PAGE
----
Gough Whitlam Park

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The land between Cooks River and Wolli Creek was granted to Arthur Martin in 1809. Martin had arrived in the colony as a convict but by 1809 he had received a conditional pardon and was employed as Government Overseer of the Botany Bay limeburners. He sold his 100 acres to Frederick Wright Unwin in 1835 for 331 pounds and 18 shillings. See the Wanstead heritage panel for more history of Unwin's occupation of this site.

In 1906 the State Government declared the land between the junction of the Cooks River and Wolli Creek waterways to be "unhealthy" under the Public Health Act of 1902. Building was forbidden on this low-lying land which "gave off gases and vapours, which were "prejudicial and dangerous to health".

This land remained in the possession of the Department of Public Works for the storage of materials used in the maintenance of the river banks and for the disposal of dredgings from the river.

It was donated to Canterbury Council in 1978 and Council transformed the area into parkland. It was possibly known as Waterworth Park North before naming after Gough Whitlam.

Council named the area Gough Whitlam Park in December 1982 to commemorate the tenth anniversary of the election of the Whitlam government.

Mr Whitlam unveiled a plaque which acknowledged his Federal Government's assistance to Canterbury Council during its term in office.

Recent improvements In recent years Council has made significant improvements to the park.

Indigenous mosaic

On 22 October 2004 an Indigenous Mosaic was installed. It is the sixth in a series of street mosaics commissioned by Council to promote one of the greatest assets of the City - our cultural diversity and our unique heritage. All of these mosaics feature a central theme of Respect. Unity. Peace and are a product of the close partnership we share with residents and community groups in these areas of Canterbury. With this mosaic we recognised and celebrated the original custodians of the area, the Bediagal people, and we pay our respect to them. The mosaic is located near the Cooks River cycle path and the bridge over the creek. It is the design work of Danny Eastwood and Steven Vella fabricated the artwork.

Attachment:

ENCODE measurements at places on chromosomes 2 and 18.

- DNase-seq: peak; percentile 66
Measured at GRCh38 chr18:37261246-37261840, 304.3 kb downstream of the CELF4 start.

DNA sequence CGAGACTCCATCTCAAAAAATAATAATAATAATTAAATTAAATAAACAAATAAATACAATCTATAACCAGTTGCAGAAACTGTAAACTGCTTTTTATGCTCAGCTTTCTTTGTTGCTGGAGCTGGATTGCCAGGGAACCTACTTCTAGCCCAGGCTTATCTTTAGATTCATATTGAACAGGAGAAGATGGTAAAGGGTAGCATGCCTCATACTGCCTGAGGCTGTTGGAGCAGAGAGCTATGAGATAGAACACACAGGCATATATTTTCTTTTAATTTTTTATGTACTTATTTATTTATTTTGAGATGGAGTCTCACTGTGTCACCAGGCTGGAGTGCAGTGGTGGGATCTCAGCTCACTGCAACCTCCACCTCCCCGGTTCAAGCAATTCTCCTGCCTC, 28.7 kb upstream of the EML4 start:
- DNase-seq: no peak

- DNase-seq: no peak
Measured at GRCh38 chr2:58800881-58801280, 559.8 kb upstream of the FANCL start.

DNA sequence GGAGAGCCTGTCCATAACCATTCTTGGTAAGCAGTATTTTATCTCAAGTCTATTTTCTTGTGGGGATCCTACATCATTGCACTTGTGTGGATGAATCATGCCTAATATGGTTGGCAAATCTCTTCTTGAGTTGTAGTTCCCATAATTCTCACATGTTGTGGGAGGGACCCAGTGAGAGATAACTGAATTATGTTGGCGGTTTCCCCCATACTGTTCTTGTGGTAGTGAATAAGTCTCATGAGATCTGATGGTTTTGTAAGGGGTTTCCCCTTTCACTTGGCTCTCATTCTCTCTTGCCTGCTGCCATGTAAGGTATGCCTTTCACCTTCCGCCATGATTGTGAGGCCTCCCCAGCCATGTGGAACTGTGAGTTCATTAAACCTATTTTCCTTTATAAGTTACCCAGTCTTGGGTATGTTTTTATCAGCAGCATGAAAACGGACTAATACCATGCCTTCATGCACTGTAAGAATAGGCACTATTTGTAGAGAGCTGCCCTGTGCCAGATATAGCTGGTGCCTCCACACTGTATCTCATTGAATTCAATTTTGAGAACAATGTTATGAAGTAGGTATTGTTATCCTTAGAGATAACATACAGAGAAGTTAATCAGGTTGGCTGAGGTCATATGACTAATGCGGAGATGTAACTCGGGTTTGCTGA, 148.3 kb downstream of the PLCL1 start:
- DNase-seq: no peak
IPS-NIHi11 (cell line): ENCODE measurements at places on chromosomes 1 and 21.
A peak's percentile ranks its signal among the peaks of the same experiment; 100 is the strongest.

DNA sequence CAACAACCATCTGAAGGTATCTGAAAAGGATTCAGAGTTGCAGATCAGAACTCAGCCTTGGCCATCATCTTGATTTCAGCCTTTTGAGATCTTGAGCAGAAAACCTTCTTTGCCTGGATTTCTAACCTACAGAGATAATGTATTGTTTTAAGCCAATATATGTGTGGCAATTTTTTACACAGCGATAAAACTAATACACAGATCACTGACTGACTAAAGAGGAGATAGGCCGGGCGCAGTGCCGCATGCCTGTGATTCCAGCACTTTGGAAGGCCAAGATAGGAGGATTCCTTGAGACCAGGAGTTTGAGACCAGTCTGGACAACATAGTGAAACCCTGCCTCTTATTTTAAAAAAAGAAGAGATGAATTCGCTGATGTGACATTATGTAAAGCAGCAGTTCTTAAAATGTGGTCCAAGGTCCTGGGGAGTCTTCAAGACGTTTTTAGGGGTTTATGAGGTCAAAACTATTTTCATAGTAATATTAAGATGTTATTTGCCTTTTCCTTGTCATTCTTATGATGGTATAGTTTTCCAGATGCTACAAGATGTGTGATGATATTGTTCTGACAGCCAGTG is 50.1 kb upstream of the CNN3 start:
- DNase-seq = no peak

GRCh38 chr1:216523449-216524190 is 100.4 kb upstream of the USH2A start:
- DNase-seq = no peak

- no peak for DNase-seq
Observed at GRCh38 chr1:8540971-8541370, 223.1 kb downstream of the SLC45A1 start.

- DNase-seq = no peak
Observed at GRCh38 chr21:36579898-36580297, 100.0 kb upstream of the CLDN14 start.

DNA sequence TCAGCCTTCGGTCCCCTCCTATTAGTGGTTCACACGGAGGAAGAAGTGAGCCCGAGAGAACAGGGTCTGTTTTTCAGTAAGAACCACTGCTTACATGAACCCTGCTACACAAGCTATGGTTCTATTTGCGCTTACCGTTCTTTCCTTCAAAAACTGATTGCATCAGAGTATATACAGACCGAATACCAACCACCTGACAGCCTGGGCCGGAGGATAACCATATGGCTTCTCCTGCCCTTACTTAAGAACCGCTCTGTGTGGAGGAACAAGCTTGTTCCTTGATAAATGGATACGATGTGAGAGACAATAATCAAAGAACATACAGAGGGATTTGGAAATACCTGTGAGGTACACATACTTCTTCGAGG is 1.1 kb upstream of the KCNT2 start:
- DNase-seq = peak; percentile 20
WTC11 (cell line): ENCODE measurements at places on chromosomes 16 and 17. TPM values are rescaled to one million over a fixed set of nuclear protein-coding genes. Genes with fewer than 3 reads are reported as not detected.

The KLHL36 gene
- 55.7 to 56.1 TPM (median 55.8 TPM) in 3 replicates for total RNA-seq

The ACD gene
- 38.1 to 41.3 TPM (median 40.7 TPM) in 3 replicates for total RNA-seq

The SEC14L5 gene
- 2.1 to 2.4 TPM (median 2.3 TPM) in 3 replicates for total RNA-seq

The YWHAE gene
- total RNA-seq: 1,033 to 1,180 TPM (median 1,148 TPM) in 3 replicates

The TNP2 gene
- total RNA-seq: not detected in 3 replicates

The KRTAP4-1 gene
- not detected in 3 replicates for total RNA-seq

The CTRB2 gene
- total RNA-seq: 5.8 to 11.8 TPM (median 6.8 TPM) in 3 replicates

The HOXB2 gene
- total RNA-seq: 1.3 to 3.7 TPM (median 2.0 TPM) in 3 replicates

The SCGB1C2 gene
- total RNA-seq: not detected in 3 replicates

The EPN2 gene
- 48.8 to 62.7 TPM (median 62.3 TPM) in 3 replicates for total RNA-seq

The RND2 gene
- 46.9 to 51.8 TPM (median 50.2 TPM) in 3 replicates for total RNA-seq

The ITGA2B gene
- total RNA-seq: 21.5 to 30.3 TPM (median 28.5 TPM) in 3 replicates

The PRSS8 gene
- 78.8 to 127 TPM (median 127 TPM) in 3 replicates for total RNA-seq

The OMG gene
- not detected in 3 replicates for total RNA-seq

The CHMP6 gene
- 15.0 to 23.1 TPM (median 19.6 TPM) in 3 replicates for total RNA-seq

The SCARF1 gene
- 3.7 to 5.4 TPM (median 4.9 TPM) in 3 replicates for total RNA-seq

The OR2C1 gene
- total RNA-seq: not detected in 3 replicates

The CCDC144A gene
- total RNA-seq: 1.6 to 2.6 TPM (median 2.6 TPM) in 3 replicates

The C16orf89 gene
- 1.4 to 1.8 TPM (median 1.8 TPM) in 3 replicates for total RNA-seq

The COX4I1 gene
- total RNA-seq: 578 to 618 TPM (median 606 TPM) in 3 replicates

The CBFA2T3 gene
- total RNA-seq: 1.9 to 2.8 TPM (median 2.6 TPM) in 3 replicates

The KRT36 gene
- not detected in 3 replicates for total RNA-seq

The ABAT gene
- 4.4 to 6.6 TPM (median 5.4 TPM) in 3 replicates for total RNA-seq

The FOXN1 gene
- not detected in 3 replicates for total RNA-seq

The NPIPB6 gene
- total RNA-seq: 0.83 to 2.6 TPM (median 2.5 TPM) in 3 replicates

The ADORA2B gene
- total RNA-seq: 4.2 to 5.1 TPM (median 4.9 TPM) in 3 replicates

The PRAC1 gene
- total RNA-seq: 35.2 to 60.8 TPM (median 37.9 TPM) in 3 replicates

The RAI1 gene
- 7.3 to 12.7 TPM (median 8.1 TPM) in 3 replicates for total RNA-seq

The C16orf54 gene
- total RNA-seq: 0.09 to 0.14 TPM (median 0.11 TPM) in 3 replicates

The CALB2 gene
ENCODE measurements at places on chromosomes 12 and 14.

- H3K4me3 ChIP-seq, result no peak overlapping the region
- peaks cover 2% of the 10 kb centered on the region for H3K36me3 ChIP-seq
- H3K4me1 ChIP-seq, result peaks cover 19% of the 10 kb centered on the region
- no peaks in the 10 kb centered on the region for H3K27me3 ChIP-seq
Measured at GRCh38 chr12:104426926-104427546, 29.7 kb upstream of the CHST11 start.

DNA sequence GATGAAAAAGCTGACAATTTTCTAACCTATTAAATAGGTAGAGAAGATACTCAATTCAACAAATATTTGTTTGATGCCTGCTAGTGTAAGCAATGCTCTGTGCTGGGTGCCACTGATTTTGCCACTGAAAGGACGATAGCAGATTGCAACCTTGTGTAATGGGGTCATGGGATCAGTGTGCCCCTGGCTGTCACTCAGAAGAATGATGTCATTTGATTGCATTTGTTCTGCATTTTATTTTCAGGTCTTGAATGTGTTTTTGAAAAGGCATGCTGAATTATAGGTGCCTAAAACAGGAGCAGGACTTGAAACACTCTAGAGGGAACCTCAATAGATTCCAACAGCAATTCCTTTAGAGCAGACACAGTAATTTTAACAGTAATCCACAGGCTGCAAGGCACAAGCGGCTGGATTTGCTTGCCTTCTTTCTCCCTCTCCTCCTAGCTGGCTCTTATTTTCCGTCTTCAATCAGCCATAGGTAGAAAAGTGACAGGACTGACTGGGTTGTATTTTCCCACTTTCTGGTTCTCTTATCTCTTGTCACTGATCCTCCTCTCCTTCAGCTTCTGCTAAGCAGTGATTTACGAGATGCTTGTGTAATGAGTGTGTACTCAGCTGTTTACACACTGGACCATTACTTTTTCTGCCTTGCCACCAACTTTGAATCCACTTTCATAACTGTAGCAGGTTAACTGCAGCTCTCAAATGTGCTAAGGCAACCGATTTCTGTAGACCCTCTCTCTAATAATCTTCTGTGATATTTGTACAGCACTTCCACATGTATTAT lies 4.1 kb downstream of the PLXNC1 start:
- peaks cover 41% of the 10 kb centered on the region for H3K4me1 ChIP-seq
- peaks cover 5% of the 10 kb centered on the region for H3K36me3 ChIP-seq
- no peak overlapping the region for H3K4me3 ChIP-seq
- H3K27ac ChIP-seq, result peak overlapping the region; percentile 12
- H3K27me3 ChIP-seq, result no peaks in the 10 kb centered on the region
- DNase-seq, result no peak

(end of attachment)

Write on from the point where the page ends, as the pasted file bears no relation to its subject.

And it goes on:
Visit the Indigenous Mosaic page for more information.

Garden of the World

The Garden of the World is located on a small rise near the main foreshore pathway along the Cooks River to maximize its visibility and link with the Park and the main users of the park.

The concept of a garden is to botanically represent the major cultural makeup of the Canterbury community. The project was initiated by Council's Multicultural Advisory Committee. There are five themed gardens in the park, four of which form a representation of a flower. It includes Australian, Europe-Mediterranean, South East Asian, South Pacific and Middle East themes. The Garden is connected with a children's playground by a pathway and is part of a small loop walk around the nearby pond. The Garden was built in 2007-09.

After a competition, a sculpture was commissioned by the artist Terrance Plowright to enhance the Garden and to reflect themes in the Garden design. The sculpture illustrates the bringing together of all nations and reinforces the idea of the beauty and harmony that is possible within a multicultural society. It includes an inscription "Peace. Unity. Respect". The sculpture is called "Awakening Flower of the Peace" and it was unveiled by the Mayor of the City of Canterbury, Cr Robert Furolo, on 14 August 2010.

A welcome sign was erected at the entrance to the Garden which reads as follows:

The City of Canterbury Council recognises the Bediagal people, a clan of Dharug people, as the traditional custodians of this land, and values the continuing culture and community contributions of its Indigenous Australians.

We also recognise the significant contributions made by successive waves of migrants from all parts of the world. They have brought with them a rich array of skills, experiences, languages and cultures which contribute in so many ways to the success of the City of Canterbury today.

References:

Madden Brian J and Lesley Muir "Earlwood's past; a history of Undercliffe and Clemton Park, NSW", Campsie: Canterbury Municipal Council, 1989.